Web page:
I recently finished listening to The Road by Cormac McCarthy. McCarthy won the Pulitzer Prize for Fiction for this book in 2007. The audio book was published in 2006 by Recorded Books, and in 2009 a film was made, starring Viggo Mortensen as “the man” and Kodi Smit-McPhee as “the boy”.
Where do I begin?
A compelling story that drew me in from the beginning. I never did figure out what happened to leave the earth scorched and devastated and turn the USA into a barren wilderness where people live alone or in tiny groups, many preying on one another to survive. It didn’t matter. A few dream sequences notwithstanding, the book is an extended present moment. It drew me into what is, not what was or will be.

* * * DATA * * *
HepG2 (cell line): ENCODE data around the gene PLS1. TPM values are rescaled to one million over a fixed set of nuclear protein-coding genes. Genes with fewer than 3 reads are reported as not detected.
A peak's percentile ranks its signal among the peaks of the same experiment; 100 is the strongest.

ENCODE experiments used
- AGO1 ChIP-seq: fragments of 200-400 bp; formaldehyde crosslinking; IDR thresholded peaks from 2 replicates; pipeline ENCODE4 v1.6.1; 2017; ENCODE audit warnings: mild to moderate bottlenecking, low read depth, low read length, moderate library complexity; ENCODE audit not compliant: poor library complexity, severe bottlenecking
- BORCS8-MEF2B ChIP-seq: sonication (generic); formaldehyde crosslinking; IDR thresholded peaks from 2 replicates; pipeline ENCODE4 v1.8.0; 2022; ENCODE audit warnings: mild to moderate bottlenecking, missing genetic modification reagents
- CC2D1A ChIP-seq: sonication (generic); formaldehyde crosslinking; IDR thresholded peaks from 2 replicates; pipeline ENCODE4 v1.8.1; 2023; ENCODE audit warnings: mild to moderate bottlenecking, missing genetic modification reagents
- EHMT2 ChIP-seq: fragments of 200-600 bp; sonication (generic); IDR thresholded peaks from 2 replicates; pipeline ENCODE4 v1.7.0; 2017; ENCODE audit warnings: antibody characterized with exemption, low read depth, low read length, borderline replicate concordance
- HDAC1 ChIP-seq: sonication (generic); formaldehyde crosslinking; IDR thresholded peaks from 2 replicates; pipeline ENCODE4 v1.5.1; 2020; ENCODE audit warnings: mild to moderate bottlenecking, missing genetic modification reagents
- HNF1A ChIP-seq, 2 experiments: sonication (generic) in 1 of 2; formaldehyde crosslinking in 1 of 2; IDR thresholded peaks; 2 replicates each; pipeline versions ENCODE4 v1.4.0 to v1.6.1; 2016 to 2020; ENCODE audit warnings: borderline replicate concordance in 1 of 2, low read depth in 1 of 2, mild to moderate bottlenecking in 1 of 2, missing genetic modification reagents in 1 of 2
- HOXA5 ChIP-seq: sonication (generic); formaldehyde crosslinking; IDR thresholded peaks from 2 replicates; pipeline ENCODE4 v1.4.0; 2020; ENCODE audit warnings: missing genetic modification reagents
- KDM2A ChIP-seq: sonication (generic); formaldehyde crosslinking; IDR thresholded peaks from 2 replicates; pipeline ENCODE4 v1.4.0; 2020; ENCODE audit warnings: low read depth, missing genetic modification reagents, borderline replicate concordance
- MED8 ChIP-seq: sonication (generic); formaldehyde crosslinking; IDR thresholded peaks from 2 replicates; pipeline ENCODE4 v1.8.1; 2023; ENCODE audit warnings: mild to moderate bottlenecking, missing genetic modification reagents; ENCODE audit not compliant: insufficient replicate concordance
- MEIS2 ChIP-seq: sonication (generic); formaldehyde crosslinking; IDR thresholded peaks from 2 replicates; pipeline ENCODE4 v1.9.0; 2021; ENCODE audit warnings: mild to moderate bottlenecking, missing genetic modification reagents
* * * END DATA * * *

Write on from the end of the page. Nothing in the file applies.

This is not an easy book, not a “good” book; it is not at all pleasant to read. I think it is a great book, a book destined to become a classic. The prose echos the rhythm of the walking, walking, walking, punctuated by moments of extreme emotion: terror, tenderness, rage, delight. The descriptions are concrete and the dialogue terse, reflecting the cold, spare post-apocalyptic landscape through which the man and the boy are walking.
What is the story about? On one level it’s about survival, the kind of survival that means looking for food and shelter and safety from predators. It’s about a powerful relationship between father and son, built on love expressed in deeds. It’s about good guys and bad guys and carrying the fire. And, banal as it may sound, it’s about undying hope.
The Road is an incredible book, beyond my abilities to describe. Read it.
My thoughts about other books I’ve been reading or listening to are on my Books in Brief page.